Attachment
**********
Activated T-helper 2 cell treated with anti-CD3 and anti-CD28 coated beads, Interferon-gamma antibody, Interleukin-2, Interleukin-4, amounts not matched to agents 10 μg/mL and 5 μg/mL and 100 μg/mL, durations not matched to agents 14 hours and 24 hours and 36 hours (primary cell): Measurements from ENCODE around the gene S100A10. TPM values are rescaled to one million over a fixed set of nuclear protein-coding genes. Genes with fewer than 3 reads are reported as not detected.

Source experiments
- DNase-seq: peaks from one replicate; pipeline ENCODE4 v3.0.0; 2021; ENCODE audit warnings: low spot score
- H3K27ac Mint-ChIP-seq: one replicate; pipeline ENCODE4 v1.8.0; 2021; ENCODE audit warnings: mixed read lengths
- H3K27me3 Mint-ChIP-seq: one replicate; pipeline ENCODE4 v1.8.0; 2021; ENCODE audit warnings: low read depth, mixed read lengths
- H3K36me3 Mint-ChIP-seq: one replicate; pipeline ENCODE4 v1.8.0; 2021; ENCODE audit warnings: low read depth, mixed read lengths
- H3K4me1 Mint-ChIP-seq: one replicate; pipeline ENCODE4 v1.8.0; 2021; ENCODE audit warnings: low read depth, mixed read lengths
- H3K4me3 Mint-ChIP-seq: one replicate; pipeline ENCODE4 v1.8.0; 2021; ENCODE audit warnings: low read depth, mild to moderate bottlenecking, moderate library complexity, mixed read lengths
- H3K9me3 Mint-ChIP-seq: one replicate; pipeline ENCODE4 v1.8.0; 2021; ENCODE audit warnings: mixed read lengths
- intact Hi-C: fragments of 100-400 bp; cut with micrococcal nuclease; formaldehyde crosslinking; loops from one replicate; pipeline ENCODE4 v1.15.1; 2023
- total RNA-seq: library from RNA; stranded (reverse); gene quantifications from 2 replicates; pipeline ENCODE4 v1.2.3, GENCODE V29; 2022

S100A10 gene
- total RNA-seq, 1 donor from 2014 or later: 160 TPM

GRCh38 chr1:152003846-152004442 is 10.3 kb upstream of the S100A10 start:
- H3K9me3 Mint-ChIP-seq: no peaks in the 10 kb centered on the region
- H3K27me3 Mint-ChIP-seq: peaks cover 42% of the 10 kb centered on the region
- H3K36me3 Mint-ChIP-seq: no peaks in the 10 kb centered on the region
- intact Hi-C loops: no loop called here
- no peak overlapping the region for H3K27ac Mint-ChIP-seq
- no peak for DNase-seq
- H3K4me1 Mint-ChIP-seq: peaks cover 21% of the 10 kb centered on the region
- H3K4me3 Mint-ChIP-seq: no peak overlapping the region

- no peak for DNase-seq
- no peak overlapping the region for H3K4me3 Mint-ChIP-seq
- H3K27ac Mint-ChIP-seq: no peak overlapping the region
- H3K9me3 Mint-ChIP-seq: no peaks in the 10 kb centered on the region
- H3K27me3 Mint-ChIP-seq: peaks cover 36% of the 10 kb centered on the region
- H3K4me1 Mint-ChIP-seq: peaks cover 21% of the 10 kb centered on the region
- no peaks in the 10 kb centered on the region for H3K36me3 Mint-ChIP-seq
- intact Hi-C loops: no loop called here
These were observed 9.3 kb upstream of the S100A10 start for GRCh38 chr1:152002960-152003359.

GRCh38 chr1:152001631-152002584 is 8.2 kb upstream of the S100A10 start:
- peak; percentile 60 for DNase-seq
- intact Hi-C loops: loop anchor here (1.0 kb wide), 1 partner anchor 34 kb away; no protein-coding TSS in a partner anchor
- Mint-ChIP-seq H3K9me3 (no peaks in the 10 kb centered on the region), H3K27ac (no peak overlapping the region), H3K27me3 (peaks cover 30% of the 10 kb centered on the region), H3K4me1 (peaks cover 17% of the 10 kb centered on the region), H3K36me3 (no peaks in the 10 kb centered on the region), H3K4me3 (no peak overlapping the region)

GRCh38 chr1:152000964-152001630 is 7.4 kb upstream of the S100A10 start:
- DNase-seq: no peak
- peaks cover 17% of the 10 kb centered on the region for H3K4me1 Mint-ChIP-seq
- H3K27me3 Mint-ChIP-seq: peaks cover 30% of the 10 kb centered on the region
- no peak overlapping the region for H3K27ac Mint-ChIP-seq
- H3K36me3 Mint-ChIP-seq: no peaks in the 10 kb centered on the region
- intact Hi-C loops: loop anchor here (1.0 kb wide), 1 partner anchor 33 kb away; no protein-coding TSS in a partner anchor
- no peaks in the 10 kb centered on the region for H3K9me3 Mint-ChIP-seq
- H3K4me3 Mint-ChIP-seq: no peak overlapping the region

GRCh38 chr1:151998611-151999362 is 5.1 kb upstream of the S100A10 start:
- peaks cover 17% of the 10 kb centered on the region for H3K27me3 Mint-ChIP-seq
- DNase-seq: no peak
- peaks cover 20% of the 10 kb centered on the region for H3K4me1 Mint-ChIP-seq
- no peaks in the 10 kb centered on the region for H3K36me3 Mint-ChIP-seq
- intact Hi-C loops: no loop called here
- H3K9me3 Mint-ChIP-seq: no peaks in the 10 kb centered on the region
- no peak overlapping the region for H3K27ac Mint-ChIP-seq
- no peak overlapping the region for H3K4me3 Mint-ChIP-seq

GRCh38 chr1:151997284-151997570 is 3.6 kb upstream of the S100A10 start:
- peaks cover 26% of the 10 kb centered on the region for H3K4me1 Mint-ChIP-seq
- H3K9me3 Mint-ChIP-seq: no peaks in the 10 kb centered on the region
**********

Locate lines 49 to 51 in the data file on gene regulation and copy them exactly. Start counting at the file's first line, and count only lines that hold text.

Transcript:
- no peaks in the 10 kb centered on the region for H3K36me3 Mint-ChIP-seq
- intact Hi-C loops: no loop called here
- H3K9me3 Mint-ChIP-seq: no peaks in the 10 kb centered on the region